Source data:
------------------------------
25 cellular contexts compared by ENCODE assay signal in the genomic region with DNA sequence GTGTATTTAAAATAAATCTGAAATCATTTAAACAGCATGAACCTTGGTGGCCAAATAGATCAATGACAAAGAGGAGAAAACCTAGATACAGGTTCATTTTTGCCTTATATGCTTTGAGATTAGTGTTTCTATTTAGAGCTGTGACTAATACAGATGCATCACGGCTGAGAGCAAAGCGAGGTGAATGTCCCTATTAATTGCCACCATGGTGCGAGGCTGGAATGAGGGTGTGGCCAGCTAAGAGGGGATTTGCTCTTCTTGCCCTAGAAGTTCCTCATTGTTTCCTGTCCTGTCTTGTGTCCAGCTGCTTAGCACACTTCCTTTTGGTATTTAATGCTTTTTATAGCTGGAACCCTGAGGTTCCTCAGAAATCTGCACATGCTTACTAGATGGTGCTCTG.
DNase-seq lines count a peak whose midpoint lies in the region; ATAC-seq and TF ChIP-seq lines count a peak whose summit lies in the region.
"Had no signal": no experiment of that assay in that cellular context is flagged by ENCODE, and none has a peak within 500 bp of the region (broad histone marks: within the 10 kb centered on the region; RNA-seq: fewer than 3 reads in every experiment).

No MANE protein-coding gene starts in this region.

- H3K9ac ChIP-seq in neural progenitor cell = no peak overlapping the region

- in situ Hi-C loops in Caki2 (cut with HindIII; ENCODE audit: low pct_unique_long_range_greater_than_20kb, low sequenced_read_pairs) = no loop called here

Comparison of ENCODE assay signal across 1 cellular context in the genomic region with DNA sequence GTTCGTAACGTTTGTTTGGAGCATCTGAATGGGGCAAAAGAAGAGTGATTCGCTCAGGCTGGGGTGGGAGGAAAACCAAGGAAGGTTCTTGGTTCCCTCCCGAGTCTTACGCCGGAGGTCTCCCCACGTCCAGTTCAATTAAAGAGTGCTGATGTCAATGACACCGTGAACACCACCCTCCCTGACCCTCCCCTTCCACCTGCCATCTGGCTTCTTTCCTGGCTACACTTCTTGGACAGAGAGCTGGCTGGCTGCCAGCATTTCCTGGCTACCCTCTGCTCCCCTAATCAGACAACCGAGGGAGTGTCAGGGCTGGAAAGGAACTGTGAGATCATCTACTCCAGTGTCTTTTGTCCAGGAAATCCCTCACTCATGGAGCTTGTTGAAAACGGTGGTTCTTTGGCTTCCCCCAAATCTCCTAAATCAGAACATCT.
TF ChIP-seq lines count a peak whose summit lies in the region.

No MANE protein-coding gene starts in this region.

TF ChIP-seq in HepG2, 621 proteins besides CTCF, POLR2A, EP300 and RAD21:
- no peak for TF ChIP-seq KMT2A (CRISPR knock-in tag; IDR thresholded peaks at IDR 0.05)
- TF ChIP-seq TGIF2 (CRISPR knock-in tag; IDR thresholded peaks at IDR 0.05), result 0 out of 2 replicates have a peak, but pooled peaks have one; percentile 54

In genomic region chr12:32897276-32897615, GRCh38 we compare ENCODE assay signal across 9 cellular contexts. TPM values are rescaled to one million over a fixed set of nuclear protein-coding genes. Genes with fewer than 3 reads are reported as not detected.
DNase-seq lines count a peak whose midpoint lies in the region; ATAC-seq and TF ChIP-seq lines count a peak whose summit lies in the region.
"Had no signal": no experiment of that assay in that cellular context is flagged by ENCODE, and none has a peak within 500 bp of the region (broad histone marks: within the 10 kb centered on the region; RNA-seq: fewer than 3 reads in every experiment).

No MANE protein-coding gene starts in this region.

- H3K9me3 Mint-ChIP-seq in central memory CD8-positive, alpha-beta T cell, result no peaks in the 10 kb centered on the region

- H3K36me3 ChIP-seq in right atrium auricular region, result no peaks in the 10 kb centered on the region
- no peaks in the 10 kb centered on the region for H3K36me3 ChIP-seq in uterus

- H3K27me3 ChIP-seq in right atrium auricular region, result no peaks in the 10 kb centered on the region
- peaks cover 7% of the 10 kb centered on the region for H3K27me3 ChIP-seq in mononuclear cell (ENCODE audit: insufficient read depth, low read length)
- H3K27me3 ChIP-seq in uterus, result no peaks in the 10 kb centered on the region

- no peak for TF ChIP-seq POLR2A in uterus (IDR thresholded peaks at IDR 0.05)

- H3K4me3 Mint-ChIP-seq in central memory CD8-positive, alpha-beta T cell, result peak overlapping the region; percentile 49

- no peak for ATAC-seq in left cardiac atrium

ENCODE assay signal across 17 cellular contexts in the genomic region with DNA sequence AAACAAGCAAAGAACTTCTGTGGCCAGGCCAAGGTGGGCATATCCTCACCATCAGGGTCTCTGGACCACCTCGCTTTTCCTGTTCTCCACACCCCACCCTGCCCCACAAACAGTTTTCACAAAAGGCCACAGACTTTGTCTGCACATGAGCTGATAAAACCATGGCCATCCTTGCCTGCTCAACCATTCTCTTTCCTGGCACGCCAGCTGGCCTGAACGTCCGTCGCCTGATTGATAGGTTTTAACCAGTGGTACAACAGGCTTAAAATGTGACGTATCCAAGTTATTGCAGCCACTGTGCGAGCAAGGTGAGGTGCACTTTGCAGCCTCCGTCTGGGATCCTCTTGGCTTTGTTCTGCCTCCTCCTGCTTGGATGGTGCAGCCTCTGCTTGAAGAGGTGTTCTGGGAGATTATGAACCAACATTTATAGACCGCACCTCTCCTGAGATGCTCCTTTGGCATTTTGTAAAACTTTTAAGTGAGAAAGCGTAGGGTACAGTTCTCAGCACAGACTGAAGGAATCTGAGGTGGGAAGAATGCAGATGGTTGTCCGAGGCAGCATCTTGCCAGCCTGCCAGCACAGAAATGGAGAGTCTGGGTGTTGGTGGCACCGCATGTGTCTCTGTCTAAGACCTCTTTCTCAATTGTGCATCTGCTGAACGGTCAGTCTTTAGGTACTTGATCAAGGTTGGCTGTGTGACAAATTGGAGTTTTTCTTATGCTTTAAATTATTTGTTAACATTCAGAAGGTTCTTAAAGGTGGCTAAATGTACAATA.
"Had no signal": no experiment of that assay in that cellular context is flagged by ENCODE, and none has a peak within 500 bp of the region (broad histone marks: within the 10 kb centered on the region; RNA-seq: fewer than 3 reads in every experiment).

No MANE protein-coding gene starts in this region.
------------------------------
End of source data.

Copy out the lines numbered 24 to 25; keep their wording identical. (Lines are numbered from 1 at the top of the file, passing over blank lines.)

- H3K4me3 Mint-ChIP-seq in central memory CD8-positive, alpha-beta T cell, result peak overlapping the region; percentile 49

- no peak for ATAC-seq in left cardiac atrium